Friday, January 28, 2005

This Call to the Bullpen

We're all aware, surely, how commercialism keeps creeping deeper and deeper into baseball. We've all seen the slow roasting spit of rotating ads behind home plate. We're used to the Budweiser play of the game and listening to the color commentator hawking cameras. Last year, the forces of darkness almost succeeded in getting ads put on the bases themselves. Eventually they'll win I'm sure. I mean, why wouldn't you put ads on the bases? Show me the totured logic that would permit ads everywhere else but ban them on a base.

But I save a special kind of hatred for whichever loathsome corporate sponsor is bringing me This Call to the Bullpen. Oh how I despise them. Actually, Major League Baseball deserves much of the blame as well. I hate them both.

Humor me and consider for a minute what it means to say that a sponsor is bringing me this call to the bullpen.

Clearly the sponsor has nothing to do with the decision to switch pitchers. Could the broadcasters say something like "That double play was brought to you by Michelin Tires"? No, of course not. (knock on wood) It makes no sense.

The only thing a sponsor can bring is money. Money to support something in the telecast. Money to support something in the stadium. Sponsors can bring me free bat day, sponsors can pay the janitor's salary, they can buy a fancy new tarp for the rain delay, but dammit, they can't order a pitching change.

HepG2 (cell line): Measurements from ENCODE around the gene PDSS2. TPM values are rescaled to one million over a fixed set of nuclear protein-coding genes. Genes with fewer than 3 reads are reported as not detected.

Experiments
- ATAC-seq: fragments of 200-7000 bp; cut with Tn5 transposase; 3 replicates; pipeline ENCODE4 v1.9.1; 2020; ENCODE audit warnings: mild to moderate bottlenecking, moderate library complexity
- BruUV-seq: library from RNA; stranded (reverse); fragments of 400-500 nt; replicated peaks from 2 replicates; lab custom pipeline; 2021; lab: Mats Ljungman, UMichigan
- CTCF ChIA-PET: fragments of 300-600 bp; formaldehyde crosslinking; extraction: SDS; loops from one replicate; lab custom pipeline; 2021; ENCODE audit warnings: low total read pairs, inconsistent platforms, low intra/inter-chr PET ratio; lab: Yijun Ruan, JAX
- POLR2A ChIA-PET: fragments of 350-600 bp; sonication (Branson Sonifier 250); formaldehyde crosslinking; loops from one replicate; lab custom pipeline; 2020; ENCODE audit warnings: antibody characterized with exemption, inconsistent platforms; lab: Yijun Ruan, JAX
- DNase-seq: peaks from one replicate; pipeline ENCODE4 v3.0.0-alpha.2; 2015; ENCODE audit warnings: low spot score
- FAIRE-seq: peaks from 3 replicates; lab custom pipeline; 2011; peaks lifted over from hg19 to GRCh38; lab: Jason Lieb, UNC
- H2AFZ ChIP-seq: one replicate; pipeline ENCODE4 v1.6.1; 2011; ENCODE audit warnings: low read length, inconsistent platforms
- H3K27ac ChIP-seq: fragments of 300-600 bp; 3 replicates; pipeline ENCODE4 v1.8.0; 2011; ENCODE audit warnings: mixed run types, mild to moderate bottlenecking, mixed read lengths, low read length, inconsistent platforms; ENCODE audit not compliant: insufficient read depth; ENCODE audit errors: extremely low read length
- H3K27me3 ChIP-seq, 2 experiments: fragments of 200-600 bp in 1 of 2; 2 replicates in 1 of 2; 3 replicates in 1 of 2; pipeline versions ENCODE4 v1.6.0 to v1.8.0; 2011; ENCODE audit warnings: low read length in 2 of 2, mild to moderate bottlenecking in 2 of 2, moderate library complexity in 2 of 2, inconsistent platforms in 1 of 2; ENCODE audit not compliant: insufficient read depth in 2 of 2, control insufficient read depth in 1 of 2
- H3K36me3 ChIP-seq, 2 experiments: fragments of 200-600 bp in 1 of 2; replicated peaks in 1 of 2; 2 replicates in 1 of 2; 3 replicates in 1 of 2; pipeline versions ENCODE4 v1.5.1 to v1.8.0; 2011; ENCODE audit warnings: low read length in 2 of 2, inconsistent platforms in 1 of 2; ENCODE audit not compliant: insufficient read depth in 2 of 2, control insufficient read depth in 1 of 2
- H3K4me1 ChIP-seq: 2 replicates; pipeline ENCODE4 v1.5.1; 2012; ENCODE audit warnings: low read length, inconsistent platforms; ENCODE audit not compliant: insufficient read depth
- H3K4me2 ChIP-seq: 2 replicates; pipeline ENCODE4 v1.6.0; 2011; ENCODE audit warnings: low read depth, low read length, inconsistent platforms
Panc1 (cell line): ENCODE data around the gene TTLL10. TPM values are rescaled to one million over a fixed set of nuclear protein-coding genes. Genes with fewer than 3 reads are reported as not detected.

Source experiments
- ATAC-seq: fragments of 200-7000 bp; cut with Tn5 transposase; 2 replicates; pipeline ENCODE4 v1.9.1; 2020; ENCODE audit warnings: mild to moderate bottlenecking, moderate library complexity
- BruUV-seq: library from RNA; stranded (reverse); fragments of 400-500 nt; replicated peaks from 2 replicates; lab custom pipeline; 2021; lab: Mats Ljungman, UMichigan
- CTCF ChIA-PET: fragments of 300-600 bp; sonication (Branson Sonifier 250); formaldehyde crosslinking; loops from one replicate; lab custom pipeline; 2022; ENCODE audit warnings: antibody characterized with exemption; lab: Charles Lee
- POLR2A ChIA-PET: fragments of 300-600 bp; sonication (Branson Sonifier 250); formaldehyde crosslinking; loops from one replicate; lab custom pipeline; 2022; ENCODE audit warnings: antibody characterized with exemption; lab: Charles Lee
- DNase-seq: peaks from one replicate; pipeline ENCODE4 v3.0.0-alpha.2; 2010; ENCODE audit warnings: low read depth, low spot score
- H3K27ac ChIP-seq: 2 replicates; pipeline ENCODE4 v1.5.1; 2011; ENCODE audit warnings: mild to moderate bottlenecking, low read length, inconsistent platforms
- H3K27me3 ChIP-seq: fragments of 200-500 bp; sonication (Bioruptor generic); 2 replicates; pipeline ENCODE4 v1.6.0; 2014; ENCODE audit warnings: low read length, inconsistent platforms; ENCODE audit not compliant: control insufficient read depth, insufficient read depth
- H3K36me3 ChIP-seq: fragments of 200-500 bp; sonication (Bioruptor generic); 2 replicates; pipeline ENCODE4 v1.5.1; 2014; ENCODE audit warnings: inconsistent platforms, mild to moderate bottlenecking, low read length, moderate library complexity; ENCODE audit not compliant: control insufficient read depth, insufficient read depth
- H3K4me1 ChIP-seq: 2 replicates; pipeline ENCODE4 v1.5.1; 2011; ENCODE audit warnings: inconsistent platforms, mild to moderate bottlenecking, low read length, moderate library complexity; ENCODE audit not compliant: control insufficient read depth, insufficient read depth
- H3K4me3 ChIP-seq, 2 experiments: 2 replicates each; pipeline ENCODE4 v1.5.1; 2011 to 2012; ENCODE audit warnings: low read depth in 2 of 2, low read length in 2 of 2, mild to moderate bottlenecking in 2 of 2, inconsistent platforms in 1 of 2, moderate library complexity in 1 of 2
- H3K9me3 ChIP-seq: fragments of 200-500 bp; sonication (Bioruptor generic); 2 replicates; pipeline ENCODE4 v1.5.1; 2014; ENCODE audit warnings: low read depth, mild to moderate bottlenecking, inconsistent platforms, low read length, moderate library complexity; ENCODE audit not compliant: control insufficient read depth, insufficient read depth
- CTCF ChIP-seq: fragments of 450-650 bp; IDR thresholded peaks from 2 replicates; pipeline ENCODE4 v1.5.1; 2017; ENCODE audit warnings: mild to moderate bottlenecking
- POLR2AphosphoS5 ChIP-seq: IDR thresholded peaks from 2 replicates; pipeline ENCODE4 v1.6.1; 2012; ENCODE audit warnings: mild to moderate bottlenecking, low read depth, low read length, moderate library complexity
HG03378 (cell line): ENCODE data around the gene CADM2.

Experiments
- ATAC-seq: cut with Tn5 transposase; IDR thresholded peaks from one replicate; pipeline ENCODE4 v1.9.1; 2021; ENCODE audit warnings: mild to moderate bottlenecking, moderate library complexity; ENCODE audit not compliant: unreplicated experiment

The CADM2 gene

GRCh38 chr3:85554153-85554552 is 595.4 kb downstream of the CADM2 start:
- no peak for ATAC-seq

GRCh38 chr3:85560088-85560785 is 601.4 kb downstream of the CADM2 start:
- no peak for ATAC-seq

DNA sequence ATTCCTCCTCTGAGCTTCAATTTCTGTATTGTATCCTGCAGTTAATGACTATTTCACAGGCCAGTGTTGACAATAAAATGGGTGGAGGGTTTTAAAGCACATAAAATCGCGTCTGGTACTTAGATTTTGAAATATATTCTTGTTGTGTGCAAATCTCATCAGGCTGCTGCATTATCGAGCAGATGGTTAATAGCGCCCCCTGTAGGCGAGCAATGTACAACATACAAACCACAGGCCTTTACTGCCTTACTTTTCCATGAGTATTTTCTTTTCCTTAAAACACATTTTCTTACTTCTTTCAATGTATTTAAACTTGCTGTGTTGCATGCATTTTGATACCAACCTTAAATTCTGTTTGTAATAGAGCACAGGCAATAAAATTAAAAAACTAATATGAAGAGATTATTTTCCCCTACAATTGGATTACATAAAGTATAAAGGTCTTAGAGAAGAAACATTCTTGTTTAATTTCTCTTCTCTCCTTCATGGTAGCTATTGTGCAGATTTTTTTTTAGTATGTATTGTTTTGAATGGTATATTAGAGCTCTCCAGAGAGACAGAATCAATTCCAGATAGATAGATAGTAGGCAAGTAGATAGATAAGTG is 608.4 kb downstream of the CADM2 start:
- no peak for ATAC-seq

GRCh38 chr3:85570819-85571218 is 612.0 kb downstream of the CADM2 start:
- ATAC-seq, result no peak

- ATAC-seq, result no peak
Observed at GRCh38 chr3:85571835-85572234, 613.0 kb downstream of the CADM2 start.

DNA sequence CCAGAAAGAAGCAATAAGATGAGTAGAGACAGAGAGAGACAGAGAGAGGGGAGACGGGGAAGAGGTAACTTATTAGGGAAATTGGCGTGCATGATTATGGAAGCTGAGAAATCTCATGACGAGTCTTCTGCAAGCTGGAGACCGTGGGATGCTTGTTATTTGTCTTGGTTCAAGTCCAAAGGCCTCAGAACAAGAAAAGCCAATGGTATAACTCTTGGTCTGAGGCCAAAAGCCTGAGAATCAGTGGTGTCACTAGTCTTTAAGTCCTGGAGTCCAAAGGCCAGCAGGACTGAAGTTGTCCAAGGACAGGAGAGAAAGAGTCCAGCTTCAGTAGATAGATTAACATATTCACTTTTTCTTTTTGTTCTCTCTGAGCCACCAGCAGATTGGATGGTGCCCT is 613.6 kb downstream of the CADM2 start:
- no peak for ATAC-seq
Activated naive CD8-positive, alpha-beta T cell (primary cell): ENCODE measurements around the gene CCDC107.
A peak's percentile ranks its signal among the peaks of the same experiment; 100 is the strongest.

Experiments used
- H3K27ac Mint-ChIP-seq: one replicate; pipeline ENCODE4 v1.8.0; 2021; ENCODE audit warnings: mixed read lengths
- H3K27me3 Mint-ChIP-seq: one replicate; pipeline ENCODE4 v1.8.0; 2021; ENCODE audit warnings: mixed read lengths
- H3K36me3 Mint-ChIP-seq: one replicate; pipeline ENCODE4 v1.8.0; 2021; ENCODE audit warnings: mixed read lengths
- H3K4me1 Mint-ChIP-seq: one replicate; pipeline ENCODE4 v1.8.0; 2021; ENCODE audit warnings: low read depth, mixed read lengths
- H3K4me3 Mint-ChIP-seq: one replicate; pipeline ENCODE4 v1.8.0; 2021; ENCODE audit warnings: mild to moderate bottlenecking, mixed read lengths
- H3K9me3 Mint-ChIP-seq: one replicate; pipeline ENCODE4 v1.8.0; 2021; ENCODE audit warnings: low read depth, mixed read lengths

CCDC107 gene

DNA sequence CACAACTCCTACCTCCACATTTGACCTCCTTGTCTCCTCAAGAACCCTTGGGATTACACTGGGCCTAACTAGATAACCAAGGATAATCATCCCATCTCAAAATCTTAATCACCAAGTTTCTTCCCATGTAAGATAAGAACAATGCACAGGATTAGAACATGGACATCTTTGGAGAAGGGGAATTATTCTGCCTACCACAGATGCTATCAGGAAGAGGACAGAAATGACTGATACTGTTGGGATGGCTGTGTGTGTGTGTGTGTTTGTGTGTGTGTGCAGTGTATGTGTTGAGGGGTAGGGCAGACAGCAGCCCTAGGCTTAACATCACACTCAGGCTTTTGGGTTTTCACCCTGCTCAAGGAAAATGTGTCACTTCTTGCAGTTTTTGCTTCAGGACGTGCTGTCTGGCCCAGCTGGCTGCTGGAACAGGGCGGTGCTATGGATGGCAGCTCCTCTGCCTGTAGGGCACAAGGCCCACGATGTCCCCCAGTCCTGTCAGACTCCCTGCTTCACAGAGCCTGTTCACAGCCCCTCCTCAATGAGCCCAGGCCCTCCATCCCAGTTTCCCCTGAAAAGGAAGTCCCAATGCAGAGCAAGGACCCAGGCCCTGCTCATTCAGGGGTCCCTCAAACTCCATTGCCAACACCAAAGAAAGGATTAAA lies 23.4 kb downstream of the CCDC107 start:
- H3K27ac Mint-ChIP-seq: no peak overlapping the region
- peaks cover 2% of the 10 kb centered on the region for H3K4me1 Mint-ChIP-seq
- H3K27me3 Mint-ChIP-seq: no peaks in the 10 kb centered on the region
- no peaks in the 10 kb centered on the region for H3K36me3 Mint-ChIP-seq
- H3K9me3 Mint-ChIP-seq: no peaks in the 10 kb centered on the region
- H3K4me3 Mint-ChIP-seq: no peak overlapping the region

"This call to the bullpen is brought to you by Nextel." What is Nextel bringing? What have they paid for? In the telecast, a call to the bullpen means a commercial. Is Nextel really sponsoring the break? Are they paying for Geico and Ditech and Meineke to air 30-second spots? Of course they aren't.

They bring nothing! It's all a damned lie!

And furthermore, it's a profoundly bad marketing decision (where are their SMART goals?). Commercials in ballgames are generally not resented because they occur at natural stopping points. Inning over, take a break. The pitching change is the one occasion during a ballgame when a commercial pops up at an actual moment of tension and excitement. Someone is on base. Someone good is coming to bat. The game is at stake. It's probably the one moment during any given game where a fan really doesn't want to go to commercial. Is this sense of annoyance and frustration really what you want your product associated with?

“Nextel is proud to bring you this commercial break at the exact moment in the game when you least want it. Nextel. Enjoy these commercials.”

That would be a little more honest, wouldn't it. How about if they went for total honesty, abandoning the flimsy pretense that they were actually sponsoring anything:

"This moment in the broadcast is brought to you by Nextel. Nextel is proud to be the proud sponsor of this, the utterance of its own name. Nextel. And now, back to the action.”

At least with that approach, a) I don't associate Nextel with an unwanted interruption, b) Major League Baseball and Nextel don't have to lie and say that something specific is being sponsored, and c) I get credited with a minimum amount of intelligence.

I don't know why I'm picking on Nextel in particular. I don't even know what Nextel is or what they provide. And yet, somehow, they seem like the kind of people that would bring me this call to the bullpen. Is it just me?

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